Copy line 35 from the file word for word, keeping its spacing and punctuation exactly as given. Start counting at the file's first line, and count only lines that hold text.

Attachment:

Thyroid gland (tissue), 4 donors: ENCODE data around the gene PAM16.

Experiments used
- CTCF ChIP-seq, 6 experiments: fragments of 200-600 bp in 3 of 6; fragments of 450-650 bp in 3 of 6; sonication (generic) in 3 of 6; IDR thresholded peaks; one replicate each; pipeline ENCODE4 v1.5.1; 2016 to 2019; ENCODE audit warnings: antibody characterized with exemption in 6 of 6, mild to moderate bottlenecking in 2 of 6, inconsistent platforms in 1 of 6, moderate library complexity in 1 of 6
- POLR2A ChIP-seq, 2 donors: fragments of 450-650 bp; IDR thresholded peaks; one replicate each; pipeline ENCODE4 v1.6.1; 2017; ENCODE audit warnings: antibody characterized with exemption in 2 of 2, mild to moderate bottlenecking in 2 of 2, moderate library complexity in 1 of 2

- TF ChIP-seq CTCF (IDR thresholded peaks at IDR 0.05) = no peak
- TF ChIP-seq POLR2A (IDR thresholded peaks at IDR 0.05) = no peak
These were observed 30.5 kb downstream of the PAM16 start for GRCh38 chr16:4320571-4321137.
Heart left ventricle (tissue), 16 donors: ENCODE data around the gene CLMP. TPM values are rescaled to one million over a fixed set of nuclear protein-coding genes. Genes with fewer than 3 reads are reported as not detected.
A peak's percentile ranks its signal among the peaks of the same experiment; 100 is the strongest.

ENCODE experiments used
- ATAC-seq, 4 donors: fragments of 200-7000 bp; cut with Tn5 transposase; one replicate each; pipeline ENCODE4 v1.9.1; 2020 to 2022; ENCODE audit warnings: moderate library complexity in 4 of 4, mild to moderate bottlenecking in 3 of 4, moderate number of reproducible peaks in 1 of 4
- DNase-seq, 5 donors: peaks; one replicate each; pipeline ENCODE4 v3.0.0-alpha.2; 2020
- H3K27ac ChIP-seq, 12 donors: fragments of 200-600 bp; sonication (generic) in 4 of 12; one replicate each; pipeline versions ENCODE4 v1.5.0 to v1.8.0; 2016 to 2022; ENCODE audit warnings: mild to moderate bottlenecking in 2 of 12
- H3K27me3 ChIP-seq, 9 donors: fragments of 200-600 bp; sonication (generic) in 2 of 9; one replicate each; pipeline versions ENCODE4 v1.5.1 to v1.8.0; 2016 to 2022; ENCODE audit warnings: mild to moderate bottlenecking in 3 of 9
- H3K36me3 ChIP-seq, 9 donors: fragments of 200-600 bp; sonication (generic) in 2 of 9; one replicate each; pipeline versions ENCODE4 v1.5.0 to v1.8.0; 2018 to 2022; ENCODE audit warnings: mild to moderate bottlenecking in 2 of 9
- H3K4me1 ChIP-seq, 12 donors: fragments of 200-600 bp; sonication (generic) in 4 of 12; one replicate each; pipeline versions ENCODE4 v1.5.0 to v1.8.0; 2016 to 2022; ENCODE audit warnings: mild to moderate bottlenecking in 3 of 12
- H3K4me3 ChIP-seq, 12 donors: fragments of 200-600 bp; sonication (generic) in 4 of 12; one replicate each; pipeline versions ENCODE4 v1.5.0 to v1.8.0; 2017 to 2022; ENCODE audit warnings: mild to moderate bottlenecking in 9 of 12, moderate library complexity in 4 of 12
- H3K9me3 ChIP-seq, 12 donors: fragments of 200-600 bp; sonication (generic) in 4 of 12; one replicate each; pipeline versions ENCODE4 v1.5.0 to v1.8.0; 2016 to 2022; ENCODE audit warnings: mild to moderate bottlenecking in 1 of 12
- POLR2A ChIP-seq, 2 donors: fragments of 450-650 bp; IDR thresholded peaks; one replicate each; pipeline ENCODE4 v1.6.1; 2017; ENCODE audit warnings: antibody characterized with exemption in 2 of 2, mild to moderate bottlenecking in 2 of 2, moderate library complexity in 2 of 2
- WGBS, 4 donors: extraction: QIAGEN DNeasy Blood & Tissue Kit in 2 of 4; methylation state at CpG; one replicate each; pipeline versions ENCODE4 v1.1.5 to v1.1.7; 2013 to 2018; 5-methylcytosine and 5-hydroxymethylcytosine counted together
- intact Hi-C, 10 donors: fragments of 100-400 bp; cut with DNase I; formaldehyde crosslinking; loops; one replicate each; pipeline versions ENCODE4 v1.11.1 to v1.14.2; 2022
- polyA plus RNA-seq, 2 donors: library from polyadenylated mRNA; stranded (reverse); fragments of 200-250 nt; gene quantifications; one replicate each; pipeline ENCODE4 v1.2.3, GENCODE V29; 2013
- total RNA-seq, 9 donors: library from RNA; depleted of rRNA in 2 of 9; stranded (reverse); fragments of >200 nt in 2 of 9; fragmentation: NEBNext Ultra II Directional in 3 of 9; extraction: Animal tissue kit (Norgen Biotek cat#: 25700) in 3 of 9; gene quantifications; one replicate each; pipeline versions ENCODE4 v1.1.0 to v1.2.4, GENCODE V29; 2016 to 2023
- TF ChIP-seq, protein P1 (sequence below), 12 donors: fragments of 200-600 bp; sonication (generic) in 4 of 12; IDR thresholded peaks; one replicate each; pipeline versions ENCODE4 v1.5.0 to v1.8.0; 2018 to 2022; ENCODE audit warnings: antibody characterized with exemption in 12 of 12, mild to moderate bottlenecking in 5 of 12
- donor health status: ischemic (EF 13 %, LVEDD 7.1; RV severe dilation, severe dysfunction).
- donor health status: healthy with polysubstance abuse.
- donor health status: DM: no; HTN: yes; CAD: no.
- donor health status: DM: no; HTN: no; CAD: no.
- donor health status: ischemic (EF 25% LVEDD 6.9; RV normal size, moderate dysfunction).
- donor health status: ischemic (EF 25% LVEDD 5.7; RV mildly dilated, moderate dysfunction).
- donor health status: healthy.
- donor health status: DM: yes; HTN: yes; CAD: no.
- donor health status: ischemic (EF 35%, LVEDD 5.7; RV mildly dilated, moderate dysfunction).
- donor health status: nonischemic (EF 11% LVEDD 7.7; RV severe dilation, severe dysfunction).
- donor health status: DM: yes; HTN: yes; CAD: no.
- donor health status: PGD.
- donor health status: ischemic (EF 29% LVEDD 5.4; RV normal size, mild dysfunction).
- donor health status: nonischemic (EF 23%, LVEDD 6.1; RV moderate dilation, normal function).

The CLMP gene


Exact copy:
- donor health status: DM: yes; HTN: yes; CAD: no.